Observance of Halloween faded in the South of England from the 17th century onwards, being replaced by the commemoration of the Gunpowder Plot on November 5. However it remained popular in Scotland, Ireland and the North of England. It is only in the last decade that it again became popular in the South of England, but as an entirely Americanized version.
The custom survives most accurately in Ireland, where the last Monday of October is a public holiday. All schools close for the following week for mid-term, commonly called the Halloween Break. As a result Ireland is the only country where children never have school on Halloween and are therefore free to celebrate it in the ancient and time-honored fashion.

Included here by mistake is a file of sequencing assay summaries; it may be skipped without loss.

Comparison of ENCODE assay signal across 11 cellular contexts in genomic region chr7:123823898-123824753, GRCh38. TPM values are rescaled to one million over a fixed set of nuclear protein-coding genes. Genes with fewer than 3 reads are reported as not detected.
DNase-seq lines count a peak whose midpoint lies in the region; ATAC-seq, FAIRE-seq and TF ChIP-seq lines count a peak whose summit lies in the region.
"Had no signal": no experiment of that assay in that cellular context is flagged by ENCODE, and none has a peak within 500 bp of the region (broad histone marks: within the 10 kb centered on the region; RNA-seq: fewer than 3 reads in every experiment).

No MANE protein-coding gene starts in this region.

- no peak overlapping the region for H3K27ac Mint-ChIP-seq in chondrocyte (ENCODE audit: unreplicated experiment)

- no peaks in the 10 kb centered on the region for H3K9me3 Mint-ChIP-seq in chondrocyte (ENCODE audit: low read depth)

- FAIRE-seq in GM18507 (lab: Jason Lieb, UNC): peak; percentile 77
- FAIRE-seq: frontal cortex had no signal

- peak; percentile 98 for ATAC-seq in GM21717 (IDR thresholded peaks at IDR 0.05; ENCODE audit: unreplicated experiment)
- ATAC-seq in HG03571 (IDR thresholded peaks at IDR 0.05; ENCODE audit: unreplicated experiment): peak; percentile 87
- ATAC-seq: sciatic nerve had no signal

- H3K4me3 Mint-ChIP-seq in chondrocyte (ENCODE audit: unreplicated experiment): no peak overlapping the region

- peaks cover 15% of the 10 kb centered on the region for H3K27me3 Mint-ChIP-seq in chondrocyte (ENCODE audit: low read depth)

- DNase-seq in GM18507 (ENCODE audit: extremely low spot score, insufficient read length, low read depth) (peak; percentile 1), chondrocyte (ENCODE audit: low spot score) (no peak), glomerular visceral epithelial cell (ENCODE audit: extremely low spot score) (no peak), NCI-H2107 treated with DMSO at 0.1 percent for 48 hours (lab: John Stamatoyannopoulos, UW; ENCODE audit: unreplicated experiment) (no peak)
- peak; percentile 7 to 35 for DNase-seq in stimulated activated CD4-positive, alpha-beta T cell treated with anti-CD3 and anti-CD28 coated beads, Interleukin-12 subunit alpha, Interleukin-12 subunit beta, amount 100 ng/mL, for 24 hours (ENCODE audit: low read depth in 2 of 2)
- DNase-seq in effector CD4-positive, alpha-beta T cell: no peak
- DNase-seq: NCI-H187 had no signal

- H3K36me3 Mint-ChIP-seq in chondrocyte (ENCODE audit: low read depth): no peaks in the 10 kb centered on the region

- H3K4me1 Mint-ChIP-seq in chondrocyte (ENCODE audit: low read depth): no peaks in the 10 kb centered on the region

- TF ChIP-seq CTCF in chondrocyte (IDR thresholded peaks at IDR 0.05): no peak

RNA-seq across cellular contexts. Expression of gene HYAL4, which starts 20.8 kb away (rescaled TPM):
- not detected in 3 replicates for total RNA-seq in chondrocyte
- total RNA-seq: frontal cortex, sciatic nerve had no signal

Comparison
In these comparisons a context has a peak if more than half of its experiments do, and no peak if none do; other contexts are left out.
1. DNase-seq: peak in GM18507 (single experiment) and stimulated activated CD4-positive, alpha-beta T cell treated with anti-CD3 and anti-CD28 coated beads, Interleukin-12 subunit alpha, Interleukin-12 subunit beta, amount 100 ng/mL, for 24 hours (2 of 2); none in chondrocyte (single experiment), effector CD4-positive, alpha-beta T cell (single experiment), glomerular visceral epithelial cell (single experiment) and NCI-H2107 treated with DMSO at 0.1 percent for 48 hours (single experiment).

The custom of trick-or-treating is thought to have evolved from the European custom called souling, similar to the wassailing customs associated with Yule. On November 2, All Souls' Day, beggars would walk from village to village begging for "soul cakes" - square pieces of bread with currants.
Christians would promise to say prayers on behalf of dead relatives helping the soul's passage to heaven. The distribution of soul cakes was encouraged by the church as a way to replace the ancient practice of leaving food and wine for roaming spirits at the Samhain.
In Celtic parts of western Brittany, Samhain is still heralded by the baking of kornigou. Kornigou are cakes baked in the shape of antlers to commemorate the god of winter shedding his "cuckold" horns as he returns to his kingdom in the Otherworld.